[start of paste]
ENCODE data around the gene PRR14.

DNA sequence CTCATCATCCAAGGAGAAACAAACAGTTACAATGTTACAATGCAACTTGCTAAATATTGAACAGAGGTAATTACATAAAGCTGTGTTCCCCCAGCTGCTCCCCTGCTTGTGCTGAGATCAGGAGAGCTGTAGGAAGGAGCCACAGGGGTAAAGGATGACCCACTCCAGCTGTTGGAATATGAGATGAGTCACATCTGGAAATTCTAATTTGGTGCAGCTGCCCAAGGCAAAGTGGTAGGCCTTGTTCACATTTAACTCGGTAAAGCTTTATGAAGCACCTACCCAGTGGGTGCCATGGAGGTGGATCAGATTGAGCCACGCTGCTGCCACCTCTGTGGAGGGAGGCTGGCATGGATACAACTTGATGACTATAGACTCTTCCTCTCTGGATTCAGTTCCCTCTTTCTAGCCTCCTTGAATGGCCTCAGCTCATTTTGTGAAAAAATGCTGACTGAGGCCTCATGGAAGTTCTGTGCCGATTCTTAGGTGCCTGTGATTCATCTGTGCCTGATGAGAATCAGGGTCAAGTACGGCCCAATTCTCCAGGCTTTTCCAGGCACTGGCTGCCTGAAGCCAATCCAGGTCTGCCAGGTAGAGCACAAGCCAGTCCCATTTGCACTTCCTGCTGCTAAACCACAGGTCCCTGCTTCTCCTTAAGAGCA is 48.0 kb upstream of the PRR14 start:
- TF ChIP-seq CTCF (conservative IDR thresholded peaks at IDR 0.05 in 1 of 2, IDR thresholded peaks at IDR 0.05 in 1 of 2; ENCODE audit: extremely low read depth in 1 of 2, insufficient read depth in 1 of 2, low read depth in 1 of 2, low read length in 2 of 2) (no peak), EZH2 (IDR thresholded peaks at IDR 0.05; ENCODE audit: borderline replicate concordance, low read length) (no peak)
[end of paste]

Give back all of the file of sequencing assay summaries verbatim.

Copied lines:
ENCODE data around the gene PRR14.

DNA sequence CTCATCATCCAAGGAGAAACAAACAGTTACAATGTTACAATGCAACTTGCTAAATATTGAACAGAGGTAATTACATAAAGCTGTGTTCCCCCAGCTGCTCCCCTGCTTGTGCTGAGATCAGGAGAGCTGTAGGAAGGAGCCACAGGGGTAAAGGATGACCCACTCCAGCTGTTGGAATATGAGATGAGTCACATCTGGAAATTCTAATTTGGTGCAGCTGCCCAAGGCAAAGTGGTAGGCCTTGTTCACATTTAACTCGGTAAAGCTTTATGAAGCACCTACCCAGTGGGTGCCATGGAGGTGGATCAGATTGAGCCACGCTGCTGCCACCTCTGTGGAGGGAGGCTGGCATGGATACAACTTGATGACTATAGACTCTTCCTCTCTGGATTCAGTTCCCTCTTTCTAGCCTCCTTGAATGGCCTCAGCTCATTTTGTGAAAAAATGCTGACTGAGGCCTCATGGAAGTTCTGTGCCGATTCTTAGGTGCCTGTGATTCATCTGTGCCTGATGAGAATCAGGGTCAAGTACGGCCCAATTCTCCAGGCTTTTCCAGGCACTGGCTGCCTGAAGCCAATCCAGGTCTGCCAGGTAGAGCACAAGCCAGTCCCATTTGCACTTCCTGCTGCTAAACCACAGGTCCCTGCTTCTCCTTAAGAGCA is 48.0 kb upstream of the PRR14 start:
- TF ChIP-seq CTCF (conservative IDR thresholded peaks at IDR 0.05 in 1 of 2, IDR thresholded peaks at IDR 0.05 in 1 of 2; ENCODE audit: extremely low read depth in 1 of 2, insufficient read depth in 1 of 2, low read depth in 1 of 2, low read length in 2 of 2) (no peak), EZH2 (IDR thresholded peaks at IDR 0.05; ENCODE audit: borderline replicate concordance, low read length) (no peak)